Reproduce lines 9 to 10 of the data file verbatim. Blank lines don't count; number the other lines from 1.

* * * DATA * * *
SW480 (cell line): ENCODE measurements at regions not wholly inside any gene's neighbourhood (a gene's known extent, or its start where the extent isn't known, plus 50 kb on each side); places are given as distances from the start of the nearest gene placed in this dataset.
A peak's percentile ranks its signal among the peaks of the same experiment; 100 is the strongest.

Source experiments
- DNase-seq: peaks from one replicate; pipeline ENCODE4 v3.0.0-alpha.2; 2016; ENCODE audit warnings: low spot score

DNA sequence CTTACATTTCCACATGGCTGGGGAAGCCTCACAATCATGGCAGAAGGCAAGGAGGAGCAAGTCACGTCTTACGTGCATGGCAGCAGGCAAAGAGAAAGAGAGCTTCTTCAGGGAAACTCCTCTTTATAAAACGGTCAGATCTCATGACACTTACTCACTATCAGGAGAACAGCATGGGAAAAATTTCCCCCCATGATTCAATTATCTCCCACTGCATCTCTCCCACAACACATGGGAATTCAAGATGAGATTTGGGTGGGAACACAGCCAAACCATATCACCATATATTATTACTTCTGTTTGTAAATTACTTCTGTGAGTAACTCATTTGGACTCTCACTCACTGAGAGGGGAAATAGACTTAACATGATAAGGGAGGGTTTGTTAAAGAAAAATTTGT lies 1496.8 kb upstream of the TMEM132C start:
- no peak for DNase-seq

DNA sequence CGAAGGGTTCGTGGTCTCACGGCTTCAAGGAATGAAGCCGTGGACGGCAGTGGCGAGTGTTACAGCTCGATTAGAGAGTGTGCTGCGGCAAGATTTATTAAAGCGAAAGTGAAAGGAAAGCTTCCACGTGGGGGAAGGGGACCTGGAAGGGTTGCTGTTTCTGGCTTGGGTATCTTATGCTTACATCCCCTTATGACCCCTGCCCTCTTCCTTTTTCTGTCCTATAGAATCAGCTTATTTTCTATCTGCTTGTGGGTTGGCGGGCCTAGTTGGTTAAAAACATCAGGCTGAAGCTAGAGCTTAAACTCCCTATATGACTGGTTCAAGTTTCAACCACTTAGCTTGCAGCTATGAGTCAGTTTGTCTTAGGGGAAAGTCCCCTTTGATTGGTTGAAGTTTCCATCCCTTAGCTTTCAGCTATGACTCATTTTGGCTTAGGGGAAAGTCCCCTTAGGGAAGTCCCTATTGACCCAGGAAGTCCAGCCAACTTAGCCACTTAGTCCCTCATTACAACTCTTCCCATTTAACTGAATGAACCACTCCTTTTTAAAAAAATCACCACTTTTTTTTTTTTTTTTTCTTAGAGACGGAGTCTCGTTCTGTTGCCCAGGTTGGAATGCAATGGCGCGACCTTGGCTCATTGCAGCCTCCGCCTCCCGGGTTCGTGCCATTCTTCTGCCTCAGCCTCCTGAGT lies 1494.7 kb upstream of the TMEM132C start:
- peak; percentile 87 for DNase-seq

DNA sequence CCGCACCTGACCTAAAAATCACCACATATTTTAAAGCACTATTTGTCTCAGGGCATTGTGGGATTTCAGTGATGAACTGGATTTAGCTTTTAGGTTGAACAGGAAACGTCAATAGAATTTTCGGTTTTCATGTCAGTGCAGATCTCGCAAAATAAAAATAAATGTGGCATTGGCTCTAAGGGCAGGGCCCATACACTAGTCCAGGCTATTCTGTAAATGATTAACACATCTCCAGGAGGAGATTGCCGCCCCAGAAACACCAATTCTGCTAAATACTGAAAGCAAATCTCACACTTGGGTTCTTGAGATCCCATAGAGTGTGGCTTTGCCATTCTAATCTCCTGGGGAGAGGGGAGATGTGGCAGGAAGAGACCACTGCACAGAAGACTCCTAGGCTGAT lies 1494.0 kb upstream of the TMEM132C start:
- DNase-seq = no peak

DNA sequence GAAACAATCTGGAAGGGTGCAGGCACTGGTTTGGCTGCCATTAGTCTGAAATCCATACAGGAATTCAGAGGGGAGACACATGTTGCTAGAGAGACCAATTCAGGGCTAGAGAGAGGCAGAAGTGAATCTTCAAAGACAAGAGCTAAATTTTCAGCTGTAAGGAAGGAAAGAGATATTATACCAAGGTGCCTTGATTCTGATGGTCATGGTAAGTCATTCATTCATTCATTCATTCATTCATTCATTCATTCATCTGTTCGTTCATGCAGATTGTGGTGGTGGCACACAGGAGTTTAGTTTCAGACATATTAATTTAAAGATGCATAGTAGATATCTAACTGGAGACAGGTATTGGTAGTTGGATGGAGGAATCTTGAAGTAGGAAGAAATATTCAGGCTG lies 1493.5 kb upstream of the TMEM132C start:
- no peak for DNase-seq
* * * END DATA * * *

DNA sequence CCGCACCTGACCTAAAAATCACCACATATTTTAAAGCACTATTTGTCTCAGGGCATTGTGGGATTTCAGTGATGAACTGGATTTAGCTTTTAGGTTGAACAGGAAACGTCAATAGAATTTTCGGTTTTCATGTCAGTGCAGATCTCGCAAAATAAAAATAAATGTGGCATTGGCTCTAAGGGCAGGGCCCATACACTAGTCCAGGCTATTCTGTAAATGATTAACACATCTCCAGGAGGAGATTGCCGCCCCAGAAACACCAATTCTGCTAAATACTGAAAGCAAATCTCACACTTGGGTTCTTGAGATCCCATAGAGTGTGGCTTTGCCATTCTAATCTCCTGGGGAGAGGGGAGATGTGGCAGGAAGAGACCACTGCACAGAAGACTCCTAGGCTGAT lies 1494.0 kb upstream of the TMEM132C start:
- DNase-seq = no peak